About the City of Santa Fe Springs
Before its incorporation on May 15, 1957, Santa Fe Springs had a vibrant past that brought the area to prominence several times throughout its history. It was the hub for the early Spanish rancho of Jose Manuel Nieto, the holder of the largest Spanish land grant in California.
Dr. James E. Fulton came to the area as an agent for the San Gertrudes Land Company in 1871. He found, when drilling a well, a sulfur spring, and developed it into a health spa, Fulton Wells Health Resort, with 400 patients annually seeking its curative powers.
Following an oil strike in 1919, a dramatic change occurred in the area as oil derricks and refineries soon covered the landscape.
Santa Fe Springs, which has its roots going back to a Native American, Tongva village, then became a destination for those seeking their fortunes. Such famous people as Alfonso Bell and J. Paul Getty started their careers here in one of the largest oil strikes in the country.
In 1886, the Atchison, Topeka & Santa Fe Railway purchased land from Fulton to run the train line from Los Angeles to San Diego, changing the town since now there was rail transportation.
In 1907, the Union Oil Company of California began drilling near the intersection of Norwalk Blvd. and Telegraph Road, locally known as "Four Corners," with the spudding in of the Meyer No. 1 well. That well, and a subsequent one, failed. In 1921 the Union-Bell well blew in as a 2,500-barrel gusher and set off an oil rush by major oil companies and fly-by-night producers. Within a year the Santa Fe Springs oil field was considered one of the richest pools in petroleum history. Santa Fe Springs became a promoters' paradise. Prospective investors were bused into the field, served a free lunch in circus tents, and told stories about the fortunes made in oil. In 1923 the state legislature limited the amount of stock that could be sold in a well.
In the 1920s the field produced as much as 345,000 barrels daily, exceeding production at Signal Hill and Huntington Beach. Production slowed as the decade went on, and by 1928 the Wilshire Oil Company was drilling in deep sand levels. Production levels dropped each year from then on, but by 1938 the field had yielded a total of more than 440,000,000 barrels of oil.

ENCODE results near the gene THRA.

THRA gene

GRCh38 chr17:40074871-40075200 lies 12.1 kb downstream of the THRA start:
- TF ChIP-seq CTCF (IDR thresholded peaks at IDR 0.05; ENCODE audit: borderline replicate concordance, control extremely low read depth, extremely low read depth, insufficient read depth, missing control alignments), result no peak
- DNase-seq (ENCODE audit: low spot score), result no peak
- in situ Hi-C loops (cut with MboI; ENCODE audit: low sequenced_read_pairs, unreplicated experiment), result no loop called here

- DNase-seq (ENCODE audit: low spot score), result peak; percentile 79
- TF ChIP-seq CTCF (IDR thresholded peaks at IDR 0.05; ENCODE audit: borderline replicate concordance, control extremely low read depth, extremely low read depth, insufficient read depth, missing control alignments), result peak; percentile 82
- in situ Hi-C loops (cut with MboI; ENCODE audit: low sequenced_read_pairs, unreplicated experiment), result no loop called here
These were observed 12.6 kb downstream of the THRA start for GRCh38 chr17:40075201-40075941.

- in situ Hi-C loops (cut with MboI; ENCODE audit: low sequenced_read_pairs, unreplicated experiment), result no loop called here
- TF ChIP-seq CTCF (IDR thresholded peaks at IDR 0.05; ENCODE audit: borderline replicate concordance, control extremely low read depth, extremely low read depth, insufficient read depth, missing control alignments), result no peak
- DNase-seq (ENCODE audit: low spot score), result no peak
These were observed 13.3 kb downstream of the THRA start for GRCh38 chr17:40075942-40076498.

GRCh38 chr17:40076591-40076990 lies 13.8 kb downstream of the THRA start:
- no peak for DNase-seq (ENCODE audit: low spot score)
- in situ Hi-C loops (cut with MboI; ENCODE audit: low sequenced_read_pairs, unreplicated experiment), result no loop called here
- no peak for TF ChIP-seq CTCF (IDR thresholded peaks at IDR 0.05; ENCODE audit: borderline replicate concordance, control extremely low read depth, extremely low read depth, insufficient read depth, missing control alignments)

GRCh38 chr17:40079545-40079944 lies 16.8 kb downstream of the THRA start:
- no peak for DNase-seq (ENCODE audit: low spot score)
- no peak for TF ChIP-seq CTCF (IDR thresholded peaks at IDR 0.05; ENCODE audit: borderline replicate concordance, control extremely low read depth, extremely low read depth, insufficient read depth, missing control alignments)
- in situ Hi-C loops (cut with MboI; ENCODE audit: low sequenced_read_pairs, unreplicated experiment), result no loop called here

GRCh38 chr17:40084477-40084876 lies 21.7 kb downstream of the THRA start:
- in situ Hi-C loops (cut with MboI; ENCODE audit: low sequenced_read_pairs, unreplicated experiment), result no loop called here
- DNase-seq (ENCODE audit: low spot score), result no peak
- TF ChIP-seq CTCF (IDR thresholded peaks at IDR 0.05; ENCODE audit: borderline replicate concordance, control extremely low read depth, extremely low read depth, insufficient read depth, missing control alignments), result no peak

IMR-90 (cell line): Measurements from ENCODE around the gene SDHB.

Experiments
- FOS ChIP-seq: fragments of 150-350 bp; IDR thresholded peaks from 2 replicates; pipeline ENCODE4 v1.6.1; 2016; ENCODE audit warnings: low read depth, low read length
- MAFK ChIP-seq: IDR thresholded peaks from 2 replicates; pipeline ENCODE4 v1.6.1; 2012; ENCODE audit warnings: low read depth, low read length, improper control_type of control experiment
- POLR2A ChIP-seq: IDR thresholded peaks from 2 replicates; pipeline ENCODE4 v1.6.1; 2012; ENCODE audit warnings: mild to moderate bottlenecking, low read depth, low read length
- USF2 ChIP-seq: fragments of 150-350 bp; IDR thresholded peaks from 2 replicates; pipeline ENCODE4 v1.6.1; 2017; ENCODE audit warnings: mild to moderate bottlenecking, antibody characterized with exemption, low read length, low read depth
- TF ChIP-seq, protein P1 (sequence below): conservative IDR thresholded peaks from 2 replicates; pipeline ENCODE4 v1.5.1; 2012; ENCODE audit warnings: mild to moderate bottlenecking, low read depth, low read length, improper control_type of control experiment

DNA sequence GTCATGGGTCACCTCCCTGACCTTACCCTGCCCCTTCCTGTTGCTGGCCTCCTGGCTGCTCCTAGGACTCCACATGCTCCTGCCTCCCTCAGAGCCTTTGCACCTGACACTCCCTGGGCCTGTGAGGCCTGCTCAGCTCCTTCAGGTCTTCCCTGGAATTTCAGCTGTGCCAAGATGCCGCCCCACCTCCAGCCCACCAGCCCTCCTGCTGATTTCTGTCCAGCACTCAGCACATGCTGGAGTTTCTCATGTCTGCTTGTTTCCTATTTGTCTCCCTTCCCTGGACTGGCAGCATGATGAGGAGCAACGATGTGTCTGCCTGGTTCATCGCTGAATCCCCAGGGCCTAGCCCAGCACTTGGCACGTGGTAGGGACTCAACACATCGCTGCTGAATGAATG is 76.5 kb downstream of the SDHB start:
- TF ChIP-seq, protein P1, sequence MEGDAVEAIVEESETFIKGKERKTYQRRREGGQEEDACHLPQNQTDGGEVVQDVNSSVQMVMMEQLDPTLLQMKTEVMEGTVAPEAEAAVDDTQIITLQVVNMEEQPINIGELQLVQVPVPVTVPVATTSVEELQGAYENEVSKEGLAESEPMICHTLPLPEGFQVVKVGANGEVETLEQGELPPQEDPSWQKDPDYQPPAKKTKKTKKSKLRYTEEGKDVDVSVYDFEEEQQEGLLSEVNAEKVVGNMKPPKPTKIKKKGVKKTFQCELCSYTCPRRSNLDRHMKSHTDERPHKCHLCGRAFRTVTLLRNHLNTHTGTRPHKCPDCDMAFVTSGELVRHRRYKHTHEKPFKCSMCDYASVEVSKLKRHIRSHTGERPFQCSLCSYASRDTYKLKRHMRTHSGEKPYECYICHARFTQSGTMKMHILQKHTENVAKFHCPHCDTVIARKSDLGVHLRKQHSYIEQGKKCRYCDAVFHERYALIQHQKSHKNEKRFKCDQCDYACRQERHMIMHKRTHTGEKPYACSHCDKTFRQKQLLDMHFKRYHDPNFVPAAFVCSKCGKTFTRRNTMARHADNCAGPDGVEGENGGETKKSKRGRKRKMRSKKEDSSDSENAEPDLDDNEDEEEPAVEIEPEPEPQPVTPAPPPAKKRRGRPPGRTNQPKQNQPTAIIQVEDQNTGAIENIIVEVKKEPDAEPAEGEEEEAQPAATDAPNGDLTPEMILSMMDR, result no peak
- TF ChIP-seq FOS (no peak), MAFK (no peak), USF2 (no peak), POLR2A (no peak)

Santa Fe Springs is the birthplace of the Shelby Cobra. In 1962 Carroll Shelby set up shop in Dean Moon’s speed shop in Santa Fe Springs. Shelby had AC Cars of Surrey, England ship cars without a motor or drive train to the Santa Fe shop. Shelby shoe-horned a 260-cubic-inch V8 into the tiny, lightweight British roadster and the Cobra was born: a British sports car with American hot rod power.
The three main points of interest in the city are the Clarke Estate, the Hathaway Ranch Museum and Heritage Park. The Clarke Estate is the home of Chauncey and Marie Rankin Clarke in 1919. A wealthy, socially prominent couple, they hired architect Irving Gill to build their country home on 60 acres of citrus groves in Santa Fe Springs. The Hathaway Ranch Museum is a private museum and grounds hold farming, ranching, and oil drilling equipment from the late 19th to the mid-20th centuries. Heritage Park is a beautifully landscaped six-acre reconstructed ranch estate from the late 1800s. Part of the park is home to a Historical Railroad Exhibit, a tribute to local railroad history. This exhibit demonstrates through equipment, buildings and signage the importance of the railroad to the Southern California region.
The city is 8.7 square miles, with approximately 63 percent of the total acreage being manufacturing; 9.5 percent residential and 2.8 percent commercial. According to city officials, the current population is 18,335, and there are approximately 3,100 businesses in the city.
The city owns and operates its own library, and has its own fire department – the Department of Fire-Rescue. It contracts with the city of Whittier for police services.
Population – 18,335 (Census 2010)